(d) Reduced Time Exposure

As already indicated OEL’s are time-related and it may well be possible to keep below them by reducing the period(s) of exposure.

(e) Ventilation

When the hazard cannot be completely contained, ventilation systems can offer a possible solution. However, their design and installation is a specialised skill which must be done by competent ventilation engineers.

The two main methods of ventilation are general (dilution) ventilation and local exhaust ventilation (LEV). General ventilation allows the contaminant to be diluted by the introduction of fresh air into the workroom, This can be done by a general extractor fan, by blowing air into the room, or installation of air conditioning. Dilution ventilation of this kind can ensure that humidity and carbon dioxide levels are maintained within known limits, and is important generally for the control of the working environment.

It is also the preferred technique for controlling the atmosphere within a confined space. However, it is a very inefficient way of controlling specific air contaminant problems. For this, local exhaust ventilation is preferable since it captures emissions at source.

Ventilation systems only work well if they are used as intended and designed and when they are maintained in good condition. They require training of operators to use them effectively, and their performance must be monitored.

The best results are achieved by extracting contaminated air as close to the source as possible, or using an enclosure with extract ventilation such as a fume cupboard or paint spray booth.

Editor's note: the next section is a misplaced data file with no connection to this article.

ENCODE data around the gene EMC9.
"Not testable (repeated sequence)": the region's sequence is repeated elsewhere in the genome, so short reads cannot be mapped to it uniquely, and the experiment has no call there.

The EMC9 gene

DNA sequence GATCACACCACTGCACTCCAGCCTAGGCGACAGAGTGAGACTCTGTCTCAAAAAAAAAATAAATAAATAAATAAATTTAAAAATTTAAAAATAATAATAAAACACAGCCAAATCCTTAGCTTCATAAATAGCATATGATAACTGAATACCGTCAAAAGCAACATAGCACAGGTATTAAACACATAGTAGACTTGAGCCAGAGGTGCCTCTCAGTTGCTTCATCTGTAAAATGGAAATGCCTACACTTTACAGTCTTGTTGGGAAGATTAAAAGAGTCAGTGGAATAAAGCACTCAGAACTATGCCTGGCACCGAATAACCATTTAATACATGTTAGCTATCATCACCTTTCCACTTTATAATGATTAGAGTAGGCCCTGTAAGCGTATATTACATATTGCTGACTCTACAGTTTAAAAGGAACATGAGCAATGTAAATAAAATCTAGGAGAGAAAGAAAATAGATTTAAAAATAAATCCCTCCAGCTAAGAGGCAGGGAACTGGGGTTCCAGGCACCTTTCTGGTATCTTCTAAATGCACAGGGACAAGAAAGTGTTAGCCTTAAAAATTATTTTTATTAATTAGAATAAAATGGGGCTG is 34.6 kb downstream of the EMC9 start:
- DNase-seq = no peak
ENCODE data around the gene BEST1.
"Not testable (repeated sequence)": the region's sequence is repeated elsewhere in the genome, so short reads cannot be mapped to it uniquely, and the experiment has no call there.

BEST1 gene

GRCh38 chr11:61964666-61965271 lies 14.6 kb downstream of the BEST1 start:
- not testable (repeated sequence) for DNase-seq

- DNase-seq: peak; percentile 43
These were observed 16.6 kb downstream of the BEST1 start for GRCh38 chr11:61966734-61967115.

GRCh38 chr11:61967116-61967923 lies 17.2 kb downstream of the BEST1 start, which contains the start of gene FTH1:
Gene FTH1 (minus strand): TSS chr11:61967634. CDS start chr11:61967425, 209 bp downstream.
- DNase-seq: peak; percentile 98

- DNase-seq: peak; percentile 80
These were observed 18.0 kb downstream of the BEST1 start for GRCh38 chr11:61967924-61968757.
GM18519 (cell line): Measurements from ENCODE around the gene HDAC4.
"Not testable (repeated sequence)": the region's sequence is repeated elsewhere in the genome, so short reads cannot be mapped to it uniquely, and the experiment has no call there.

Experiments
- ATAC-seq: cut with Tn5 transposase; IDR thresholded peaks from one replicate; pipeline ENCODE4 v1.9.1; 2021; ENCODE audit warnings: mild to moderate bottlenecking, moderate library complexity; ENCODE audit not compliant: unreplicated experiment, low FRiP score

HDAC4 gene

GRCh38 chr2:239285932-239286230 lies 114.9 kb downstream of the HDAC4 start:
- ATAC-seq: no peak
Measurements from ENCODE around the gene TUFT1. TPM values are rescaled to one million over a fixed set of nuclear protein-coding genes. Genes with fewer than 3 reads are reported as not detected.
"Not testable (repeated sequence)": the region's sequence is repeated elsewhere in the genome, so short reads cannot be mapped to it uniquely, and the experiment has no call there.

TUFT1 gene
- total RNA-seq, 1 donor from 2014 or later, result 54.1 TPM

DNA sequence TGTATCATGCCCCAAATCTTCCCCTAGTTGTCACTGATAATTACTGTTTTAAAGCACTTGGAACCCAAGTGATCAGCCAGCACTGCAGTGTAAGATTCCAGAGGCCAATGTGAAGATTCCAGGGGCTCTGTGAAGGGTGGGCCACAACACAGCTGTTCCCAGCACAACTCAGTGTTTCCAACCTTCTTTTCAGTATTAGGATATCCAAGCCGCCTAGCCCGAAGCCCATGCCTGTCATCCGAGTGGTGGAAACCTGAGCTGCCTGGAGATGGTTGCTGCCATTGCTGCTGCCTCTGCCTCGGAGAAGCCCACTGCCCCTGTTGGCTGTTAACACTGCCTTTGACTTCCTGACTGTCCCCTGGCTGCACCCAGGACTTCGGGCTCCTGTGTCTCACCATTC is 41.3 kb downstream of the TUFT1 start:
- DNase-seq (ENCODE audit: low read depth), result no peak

(f) Personal Protective Equipment

The issuing of personal protective equipment against a hazard constitutes  an explicit statement that nothing further can be done to control exposure other than by requiring operators to wear and maintain a personal piece of equipment. It should be recognised by all concerned that personal protective equipment is the last line of defence, and should never be selected as the first or only option where other control measures such as those discussed above are available. Personal protective equipment will be needed, though, then the other control measures will not be feasible, or will offer only partial control. Systems for the selection, use and maintenance of personal protective equipment must be thorough. Training and information are required in the selection process, as well as in the correct use and maintenance of it.

(g) Personal Hygiene and Washing Facilities

Where hazardous substances present a risk, particularly of skin contact and/or ingestion, the value of good personal hygiene and provision of adequate washing facilities is self-evident.

(h) Training

To be effective, all the foregoing control measures need the backup of training for all concerned.

Monitoring Effectiveness

Assessment is only the first step in complying with Safety Regulations in the use of chemicals. It will be necessary to make sure that the control strategies set out in the assessment are followed and are effective. This is why they should be reviewed. Assessment requires not only a review of risks, but also a review of the measures used to control the risks. Purchasing procedures, quality control, permit-to-work systems and access to plant if isolation is the chosen strategy all offer examples of such measures.

After the assessment has been completed, consideration should be given to methods of publicising the results where appropriate. The information produced by the assessment is the kind which is intended to be given to employees and to safety representatives, who are entitled to receive it and be consulted by Commanding Officers. (Section 13 of Safety Health and Welfare at Work Act.)